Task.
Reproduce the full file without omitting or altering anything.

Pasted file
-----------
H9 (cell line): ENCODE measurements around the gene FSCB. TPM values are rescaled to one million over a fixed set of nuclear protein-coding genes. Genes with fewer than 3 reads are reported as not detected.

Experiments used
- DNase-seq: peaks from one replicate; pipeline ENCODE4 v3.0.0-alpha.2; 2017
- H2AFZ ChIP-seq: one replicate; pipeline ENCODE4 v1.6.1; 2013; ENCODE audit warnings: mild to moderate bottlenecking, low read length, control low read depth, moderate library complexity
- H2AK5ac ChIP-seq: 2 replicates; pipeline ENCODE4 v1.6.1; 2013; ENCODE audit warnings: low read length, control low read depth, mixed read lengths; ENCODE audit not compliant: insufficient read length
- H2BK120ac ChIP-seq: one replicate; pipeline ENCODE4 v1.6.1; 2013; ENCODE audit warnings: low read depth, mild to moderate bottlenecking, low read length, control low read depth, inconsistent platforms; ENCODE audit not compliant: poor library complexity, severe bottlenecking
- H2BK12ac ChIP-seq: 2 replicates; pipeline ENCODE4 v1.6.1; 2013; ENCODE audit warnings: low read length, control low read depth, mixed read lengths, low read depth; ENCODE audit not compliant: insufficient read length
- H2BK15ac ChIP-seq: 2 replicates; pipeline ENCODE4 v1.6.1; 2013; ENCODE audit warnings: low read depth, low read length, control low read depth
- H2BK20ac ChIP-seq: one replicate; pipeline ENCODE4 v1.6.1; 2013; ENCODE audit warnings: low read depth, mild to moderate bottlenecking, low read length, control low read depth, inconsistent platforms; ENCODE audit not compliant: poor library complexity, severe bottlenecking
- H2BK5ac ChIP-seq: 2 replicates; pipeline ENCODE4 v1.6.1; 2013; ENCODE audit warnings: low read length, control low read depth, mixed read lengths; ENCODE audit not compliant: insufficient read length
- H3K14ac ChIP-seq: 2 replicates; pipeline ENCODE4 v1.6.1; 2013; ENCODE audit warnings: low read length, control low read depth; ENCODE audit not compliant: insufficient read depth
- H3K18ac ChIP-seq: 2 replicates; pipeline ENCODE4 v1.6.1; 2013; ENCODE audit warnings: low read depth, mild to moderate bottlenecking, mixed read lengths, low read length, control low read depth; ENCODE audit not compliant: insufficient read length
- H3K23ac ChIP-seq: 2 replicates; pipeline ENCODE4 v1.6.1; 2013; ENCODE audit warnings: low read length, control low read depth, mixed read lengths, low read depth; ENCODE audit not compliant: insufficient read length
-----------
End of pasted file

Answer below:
H9 (cell line): ENCODE measurements around the gene FSCB. TPM values are rescaled to one million over a fixed set of nuclear protein-coding genes. Genes with fewer than 3 reads are reported as not detected.

Experiments used
- DNase-seq: peaks from one replicate; pipeline ENCODE4 v3.0.0-alpha.2; 2017
- H2AFZ ChIP-seq: one replicate; pipeline ENCODE4 v1.6.1; 2013; ENCODE audit warnings: mild to moderate bottlenecking, low read length, control low read depth, moderate library complexity
- H2AK5ac ChIP-seq: 2 replicates; pipeline ENCODE4 v1.6.1; 2013; ENCODE audit warnings: low read length, control low read depth, mixed read lengths; ENCODE audit not compliant: insufficient read length
- H2BK120ac ChIP-seq: one replicate; pipeline ENCODE4 v1.6.1; 2013; ENCODE audit warnings: low read depth, mild to moderate bottlenecking, low read length, control low read depth, inconsistent platforms; ENCODE audit not compliant: poor library complexity, severe bottlenecking
- H2BK12ac ChIP-seq: 2 replicates; pipeline ENCODE4 v1.6.1; 2013; ENCODE audit warnings: low read length, control low read depth, mixed read lengths, low read depth; ENCODE audit not compliant: insufficient read length
- H2BK15ac ChIP-seq: 2 replicates; pipeline ENCODE4 v1.6.1; 2013; ENCODE audit warnings: low read depth, low read length, control low read depth
- H2BK20ac ChIP-seq: one replicate; pipeline ENCODE4 v1.6.1; 2013; ENCODE audit warnings: low read depth, mild to moderate bottlenecking, low read length, control low read depth, inconsistent platforms; ENCODE audit not compliant: poor library complexity, severe bottlenecking
- H2BK5ac ChIP-seq: 2 replicates; pipeline ENCODE4 v1.6.1; 2013; ENCODE audit warnings: low read length, control low read depth, mixed read lengths; ENCODE audit not compliant: insufficient read length
- H3K14ac ChIP-seq: 2 replicates; pipeline ENCODE4 v1.6.1; 2013; ENCODE audit warnings: low read length, control low read depth; ENCODE audit not compliant: insufficient read depth
- H3K18ac ChIP-seq: 2 replicates; pipeline ENCODE4 v1.6.1; 2013; ENCODE audit warnings: low read depth, mild to moderate bottlenecking, mixed read lengths, low read length, control low read depth; ENCODE audit not compliant: insufficient read length
- H3K23ac ChIP-seq: 2 replicates; pipeline ENCODE4 v1.6.1; 2013; ENCODE audit warnings: low read length, control low read depth, mixed read lengths, low read depth; ENCODE audit not compliant: insufficient read length